2. As to what is normal for fuel pressure... some people on these forums (and the manual) say it should hold near 60 for several minutes after keyup and after killing the engine but others (including Larry from Indmar) say it's normal to drop almost instantly to 30-40 then slowly drop from there. When connected to the fuel rail, mine pops up to 60 with keyup and stays there when idling, but drops almost instantly to 30-40 then drops down to zero within a few minutes after killing the engine or after keyup without starting.  When I connect the gauge directly to the output from the fuel pump, it drops quickly to 30-40 after keyup and killing the engine, but stays at 30-40 for quite a while. The new regulator/filter came today so I'll put it in tomorrow, but I worry that the pressure leak is downstream from the rail... could it be anything besides the injectors and how do I test them? I read about a place that does mail-in injector testing/repair, but is there a way to figure out which injector(s) are at fault?

 

On 5/24/2021 at 9:06 PM, Eagleboy99 said:

SPN 65565 FMI 0: Fuel Trim Bank 1 Data Valid But Above Normal

There is a full diagnostic workup for these codes but my guess is an ECM failure

4. Is there a way to specifically test the ECM for failure, or is it a "rule out all other problems first then replace the ECM if nothing else fixes it" sort of thing? Also, I saw a place called OBD2allinone.com that says they can "repair" the ECM. Is that worth while or do you just buy new?

5.  I recently figured out that my '12 never had the CAT cooling replumb done that was recommended by Indmar years ago (another miss by my dealer) that is supposed to help prevent CAT overheating so I just did that last week. The CATs don't have any blistered paint or scorching like I've read about so hopefully they're okay. Could that have had any effect on the pre-cat sensor errors?

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7 hours ago, dandallon said:

2. Does the fact that all of my 02 errors are from the Pre-cat sensor 1 of both bank A and B suggest anything to you guys?  

 

On 5/27/2021 at 12:04 AM, csleaver said:

The most common cause is a vacuum leak, exhaust leak, or low fuel pressure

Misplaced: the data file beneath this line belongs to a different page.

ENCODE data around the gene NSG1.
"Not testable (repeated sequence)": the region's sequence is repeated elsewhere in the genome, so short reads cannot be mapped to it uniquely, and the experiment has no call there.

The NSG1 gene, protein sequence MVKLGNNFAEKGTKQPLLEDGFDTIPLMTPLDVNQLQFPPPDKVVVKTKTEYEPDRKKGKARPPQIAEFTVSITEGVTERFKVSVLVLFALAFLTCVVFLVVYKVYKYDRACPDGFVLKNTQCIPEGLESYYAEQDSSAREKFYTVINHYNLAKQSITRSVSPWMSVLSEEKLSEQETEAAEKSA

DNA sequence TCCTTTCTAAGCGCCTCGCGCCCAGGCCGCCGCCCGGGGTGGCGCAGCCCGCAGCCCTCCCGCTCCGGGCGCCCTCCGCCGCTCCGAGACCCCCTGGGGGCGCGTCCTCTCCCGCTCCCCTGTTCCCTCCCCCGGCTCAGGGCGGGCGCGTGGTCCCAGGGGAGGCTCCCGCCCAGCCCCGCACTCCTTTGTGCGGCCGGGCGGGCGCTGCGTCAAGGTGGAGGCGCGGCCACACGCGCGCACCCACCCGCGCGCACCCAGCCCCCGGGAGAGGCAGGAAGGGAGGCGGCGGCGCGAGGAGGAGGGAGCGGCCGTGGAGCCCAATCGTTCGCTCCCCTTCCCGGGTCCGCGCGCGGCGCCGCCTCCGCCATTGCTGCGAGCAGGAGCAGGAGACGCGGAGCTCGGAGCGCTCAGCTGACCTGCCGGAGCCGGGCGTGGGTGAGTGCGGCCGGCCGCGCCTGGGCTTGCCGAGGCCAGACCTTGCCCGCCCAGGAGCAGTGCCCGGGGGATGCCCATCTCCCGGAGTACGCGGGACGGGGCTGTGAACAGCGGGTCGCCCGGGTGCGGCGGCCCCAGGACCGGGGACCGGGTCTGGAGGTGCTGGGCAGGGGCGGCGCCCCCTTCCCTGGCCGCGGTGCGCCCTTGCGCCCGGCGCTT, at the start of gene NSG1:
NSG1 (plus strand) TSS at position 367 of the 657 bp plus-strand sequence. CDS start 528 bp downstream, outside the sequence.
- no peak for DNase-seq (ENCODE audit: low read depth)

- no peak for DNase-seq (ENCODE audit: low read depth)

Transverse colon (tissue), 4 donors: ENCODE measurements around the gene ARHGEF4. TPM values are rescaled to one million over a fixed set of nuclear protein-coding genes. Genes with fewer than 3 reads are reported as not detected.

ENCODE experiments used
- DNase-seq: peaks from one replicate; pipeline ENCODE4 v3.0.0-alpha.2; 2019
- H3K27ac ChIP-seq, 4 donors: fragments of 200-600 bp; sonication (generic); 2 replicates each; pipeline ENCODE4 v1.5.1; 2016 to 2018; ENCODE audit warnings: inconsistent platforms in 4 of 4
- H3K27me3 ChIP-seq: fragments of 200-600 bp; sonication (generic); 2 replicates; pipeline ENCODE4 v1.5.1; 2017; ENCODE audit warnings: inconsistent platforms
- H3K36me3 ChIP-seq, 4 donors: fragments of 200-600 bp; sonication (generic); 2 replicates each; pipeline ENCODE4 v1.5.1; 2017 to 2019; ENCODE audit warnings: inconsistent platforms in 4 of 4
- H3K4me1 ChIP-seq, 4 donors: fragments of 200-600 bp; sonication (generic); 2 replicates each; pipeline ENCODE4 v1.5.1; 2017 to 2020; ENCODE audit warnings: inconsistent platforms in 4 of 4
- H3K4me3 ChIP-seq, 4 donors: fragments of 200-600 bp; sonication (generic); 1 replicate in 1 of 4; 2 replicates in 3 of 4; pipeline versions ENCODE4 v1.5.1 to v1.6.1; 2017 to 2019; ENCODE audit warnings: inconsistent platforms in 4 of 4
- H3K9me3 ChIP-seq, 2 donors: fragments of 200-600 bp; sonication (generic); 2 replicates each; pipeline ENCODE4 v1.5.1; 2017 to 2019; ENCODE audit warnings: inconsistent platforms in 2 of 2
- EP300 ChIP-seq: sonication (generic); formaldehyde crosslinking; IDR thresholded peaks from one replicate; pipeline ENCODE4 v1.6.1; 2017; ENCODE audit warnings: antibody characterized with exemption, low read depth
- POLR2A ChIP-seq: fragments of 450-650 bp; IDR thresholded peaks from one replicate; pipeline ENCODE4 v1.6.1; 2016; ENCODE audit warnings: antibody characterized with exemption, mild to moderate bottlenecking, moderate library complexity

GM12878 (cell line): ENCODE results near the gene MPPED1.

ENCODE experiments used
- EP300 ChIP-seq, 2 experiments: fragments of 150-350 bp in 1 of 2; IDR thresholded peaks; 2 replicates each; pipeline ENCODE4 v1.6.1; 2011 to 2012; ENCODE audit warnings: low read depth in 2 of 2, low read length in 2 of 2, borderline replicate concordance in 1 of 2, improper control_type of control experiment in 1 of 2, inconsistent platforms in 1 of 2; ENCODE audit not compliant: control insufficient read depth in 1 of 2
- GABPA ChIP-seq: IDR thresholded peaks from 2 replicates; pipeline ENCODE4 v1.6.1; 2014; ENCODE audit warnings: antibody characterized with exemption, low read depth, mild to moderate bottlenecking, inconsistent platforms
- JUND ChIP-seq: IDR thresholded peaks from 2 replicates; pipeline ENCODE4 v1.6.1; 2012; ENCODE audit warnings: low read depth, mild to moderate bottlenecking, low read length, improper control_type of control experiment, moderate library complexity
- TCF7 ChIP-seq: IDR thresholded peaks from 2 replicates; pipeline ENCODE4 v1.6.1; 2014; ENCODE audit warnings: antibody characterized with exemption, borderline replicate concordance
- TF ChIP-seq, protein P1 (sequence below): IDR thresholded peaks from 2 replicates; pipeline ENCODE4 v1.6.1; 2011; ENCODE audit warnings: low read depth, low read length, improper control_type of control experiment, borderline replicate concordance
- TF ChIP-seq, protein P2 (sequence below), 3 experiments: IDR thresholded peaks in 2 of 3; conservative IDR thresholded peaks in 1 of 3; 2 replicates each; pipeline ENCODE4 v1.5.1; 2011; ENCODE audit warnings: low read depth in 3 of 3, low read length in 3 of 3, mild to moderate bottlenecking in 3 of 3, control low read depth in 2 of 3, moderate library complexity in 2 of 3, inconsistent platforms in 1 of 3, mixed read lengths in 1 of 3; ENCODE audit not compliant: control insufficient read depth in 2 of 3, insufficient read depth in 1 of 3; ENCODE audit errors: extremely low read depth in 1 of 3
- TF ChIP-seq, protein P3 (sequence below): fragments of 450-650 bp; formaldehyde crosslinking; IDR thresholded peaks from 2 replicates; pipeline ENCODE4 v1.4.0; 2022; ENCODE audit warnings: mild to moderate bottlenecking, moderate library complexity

Once again, this is all in the manual.  I tried the scribd link that @csleaver posted and couldn't read much of it because I don't have a subscription.  I didn't try to download it, but if you can do that, read it.  If you can't get the Indmar one, use the one from Marine Power.  You should find very little difference between the two.  In this manual you want to read starting at page 9-122:

http://marinepowerusa.com/wp-content/uploads/2019/08/MEFI-6-Service-Manual.pdf

The chance is high that you have something wrong other than your ECM.  I would not point my finger at it until you have done all of the tests in the book for your SPN list.

As for your other questions, you pretty much want to diagnose the low-hanging fruit first, and then tackle the hard stuff if the problem still exists.  Here's what I would do if I had your symptoms:

1.  Clean the throttle body.  You can do this on the boat with a can of spray.  Just be sure to get it in all of the little passages on the sides and down the throat.  You can open the throttle to get down inside and along the butterfly edges.

2.  Do a complete tune up of plugs, cap, rotor, and plug wires as specified for your model.  Yes, spark plug wires go bad with age and use.

3.  Test the fuel pressure.  You have a 4 Bar system; 4 Bar X 14.7 PSI/Bar = 58.8 PSI.  Test it at key on/engine off, idle, and wide open throttle.  If all three are around 60 PSI, move on.

4.  Check for intake leaks.  Get a can of ether (starting fluid) and spray around the base of the throttle body and intake manifold with the engine idling.  Do the spraying carefully and methodically to make sure you get everywhere.  If you get *any* change in RPM while you spray, you probably have an intake leak in that area.  Diagnose it and fix it before you move on.

5.  Test the fuel injectors using page 9-211.  Mainly I would test the coil resistance and move on if all of them are OK.  A leaking injector would probably give you a low block learn number, not a high one.  Remember, your problem is that you have too much air or not enough fuel.

6.  Very carefully check the engine harness for corrosion or signs of water in the connectors.  Ideally you would want to inspect the whole harness, but for brevity you would start at the O2 sensors and move to the ECM connectors and then get the injectors, temperature, manifold pressure, etc. that are involved in this circuit.

 

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dandallon